Details of the monitoring emerged as a GCSE student failed in a challenge to being expelled from St Malachy's College.
Although no illegal substances were ultimately involved in the incident, action was taken against him due to his disciplinary record and alleged intention to smoke a rolled-up cigarette in the school.
The teenager, who cannot be identified, was seeking to judicially review the board of governors and an independent appeal tribunal who upheld the decision.
Part of the case made on his behalf involved a claim that he was subjected to covert surveillance which breached his Article 8 privacy entitlements under the European Convention on Human Rights.
But a judge rejected his argument after declaring that the school had a legal duty to act in place of a parent.
Mr Justice Horner said: "In respect of a breach of Article 8 rights by the use of CCTV, I do not consider the rights of the applicant were engaged.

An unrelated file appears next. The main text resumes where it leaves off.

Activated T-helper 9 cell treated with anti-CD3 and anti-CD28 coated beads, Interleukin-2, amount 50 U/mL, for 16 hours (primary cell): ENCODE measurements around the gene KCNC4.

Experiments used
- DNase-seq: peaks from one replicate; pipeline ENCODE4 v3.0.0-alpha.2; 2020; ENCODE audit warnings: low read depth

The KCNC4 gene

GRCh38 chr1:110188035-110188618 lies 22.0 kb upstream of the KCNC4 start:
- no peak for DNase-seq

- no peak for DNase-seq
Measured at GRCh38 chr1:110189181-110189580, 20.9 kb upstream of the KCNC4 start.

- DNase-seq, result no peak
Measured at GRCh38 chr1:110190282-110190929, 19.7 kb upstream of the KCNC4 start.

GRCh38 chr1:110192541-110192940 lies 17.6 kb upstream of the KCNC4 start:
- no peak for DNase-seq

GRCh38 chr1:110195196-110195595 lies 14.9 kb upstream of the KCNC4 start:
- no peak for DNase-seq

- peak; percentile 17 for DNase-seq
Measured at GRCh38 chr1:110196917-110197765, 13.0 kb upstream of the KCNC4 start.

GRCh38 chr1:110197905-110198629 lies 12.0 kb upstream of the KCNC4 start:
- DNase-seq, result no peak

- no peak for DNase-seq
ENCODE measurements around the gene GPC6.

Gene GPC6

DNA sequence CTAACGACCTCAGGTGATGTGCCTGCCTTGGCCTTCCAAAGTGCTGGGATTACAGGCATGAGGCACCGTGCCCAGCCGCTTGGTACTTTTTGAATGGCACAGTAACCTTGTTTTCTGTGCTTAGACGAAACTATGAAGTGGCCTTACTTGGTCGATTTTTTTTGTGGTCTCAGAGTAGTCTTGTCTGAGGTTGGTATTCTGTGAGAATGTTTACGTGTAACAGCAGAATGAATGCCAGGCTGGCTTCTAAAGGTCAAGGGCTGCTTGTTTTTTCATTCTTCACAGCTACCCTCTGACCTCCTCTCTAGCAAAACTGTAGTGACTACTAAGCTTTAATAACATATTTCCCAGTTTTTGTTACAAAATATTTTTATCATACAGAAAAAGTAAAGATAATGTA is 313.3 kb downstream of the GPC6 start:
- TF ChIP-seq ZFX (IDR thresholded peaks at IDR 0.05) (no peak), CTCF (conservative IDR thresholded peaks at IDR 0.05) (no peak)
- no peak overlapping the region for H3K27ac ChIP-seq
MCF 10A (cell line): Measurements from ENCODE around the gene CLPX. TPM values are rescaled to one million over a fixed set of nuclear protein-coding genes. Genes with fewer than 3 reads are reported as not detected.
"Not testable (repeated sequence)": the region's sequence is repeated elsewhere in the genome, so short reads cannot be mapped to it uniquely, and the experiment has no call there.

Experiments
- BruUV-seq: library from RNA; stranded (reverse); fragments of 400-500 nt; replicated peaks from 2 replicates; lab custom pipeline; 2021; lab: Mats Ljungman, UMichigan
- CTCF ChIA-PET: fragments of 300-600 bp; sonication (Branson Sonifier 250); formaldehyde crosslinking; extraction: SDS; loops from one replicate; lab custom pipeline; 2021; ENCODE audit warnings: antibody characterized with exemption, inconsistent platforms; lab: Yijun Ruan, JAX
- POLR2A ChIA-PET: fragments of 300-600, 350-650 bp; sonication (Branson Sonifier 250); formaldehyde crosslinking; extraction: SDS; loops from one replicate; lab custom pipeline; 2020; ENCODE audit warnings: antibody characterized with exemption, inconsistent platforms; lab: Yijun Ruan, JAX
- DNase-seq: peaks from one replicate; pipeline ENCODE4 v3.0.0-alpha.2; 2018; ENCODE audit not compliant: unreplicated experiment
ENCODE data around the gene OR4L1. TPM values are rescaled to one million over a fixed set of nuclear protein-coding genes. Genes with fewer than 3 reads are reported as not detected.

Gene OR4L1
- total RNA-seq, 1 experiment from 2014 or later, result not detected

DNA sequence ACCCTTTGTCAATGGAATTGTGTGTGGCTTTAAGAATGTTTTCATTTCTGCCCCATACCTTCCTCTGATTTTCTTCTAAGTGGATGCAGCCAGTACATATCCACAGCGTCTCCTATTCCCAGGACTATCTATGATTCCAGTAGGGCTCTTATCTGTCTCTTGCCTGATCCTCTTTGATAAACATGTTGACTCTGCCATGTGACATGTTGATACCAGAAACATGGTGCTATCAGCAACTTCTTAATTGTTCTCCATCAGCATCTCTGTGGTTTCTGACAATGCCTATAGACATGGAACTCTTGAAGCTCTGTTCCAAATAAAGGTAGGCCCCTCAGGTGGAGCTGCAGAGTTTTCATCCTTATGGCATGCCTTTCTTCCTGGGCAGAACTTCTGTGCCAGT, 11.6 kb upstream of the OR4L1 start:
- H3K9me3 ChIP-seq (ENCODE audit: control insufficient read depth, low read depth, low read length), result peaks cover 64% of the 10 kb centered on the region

"Even if they were", he added, "such interference was both lawful and proportionate."
"The school was in loco parentis," the judge said. "This constituted a minimal interference necessary to establish if illegal drugs were used on school premises."
The teenager was suspended and then expelled from St Malachy's earlier this year.
A number of other pupils linked to wider inquiries are understood to have left the school.
Lawyers from the Children's Law Centre claimed it was unreasonable to take action against the teenager because he was not involved in substance abuse.
As part of their case they argued that tests on a rolled-up cigarette seized in the incident found no cannabis.
But the judge refused leave to seek a judicial review after holding that the appeal tribunal subsequently convened by the Belfast Education and Library Board was fully aware of all facts - including key information that no illegal substances were involved on the day in question.
He said its decision was within the range of reasonable responses.
"In light of all the evidence I consider it to be unimpeachable," the judge held.
Even though an arguable case may have been established if the proceedings were focused on the school alone, Mr Justice Horner indicated that would have been pointless.
He added: "A decision to judicially review the Board of Governors of St Malachy's would be literally beating the air, given the carefully considered, rational and lawful conclusion of the EAT (Education Appeals Tribunal)."